under construction …! Harpsichord
In modern usage, “harpsichord” can mean any member of the family of instruments. More often, though, it specifically denotes a grand-piano-shaped instrument with a roughly triangular case accommodating long bass strings at the left and short treble strings at the right. The characteristic profile of such a harpsichord is more elongated than a modern piano, with a sharper curve to thebentside.
The virginal is a smaller and simpler rectangular form of the harpsichord having only one string per note; the strings run parallel to the keyboard, which is on the long side of the case.
A spinet is a harpsichord with the strings set at an angle (usually about 30 degrees) to the keyboard. The strings are too close together for the jacks to fit between them. Instead, the strings are arranged in pairs, and the jacks are in the larger gaps between the pairs. The two jacks in each gap face in opposite directions, and each plucks a string adjacent to a gap.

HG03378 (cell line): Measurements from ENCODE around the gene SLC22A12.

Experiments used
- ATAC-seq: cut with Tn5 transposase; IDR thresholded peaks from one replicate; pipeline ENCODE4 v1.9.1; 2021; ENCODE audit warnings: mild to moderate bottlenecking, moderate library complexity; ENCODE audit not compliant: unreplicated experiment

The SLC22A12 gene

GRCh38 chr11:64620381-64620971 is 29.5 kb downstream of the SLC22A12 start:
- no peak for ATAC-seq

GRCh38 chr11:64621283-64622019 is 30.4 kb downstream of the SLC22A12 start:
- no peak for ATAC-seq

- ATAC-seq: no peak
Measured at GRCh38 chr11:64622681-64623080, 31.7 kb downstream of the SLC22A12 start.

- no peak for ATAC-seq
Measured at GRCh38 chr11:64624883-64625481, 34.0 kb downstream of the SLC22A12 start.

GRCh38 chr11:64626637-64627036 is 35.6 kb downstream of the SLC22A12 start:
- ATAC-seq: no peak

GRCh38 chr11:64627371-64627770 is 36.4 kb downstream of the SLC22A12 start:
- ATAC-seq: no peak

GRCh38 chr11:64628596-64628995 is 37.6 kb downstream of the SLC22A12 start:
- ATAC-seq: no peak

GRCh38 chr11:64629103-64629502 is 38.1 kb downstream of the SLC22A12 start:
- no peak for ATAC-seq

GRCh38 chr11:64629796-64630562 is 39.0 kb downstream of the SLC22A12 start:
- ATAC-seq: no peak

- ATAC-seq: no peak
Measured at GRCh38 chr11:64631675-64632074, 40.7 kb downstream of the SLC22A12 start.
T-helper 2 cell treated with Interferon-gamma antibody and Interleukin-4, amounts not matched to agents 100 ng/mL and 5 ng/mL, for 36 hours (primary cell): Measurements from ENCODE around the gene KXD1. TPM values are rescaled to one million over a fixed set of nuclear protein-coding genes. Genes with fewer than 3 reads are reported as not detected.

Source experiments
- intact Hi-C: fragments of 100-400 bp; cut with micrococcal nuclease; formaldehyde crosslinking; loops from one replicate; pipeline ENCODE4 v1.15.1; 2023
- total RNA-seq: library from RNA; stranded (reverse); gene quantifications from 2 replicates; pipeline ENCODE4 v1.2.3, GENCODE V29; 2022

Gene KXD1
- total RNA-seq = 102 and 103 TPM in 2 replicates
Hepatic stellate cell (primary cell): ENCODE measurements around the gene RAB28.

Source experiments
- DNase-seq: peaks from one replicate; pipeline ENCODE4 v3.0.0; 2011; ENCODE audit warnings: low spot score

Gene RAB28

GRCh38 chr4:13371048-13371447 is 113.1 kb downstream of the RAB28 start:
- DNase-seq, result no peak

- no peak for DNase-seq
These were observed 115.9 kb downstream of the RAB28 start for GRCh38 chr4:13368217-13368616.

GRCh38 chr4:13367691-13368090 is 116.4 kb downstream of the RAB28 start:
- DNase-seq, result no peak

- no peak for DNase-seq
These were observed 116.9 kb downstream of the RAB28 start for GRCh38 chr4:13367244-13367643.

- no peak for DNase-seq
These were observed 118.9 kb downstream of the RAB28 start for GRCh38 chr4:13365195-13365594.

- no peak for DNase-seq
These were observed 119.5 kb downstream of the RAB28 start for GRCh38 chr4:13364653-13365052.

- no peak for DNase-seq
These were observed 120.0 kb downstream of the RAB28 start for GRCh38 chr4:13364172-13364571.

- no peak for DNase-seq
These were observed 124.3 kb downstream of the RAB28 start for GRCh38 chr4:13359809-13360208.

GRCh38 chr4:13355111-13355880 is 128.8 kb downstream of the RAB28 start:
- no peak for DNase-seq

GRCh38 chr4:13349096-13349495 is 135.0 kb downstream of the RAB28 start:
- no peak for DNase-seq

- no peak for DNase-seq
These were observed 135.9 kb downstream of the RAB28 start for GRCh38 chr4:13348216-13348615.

A clavicytherium is a harpsichord with the soundboard and strings mounted vertically facing the player, the same space-saving principle as an upright piano. In a clavicytherium, the jacks move horizontally without the assistance of gravity, so that clavicytherium actions are more complex than those of other harpsichords.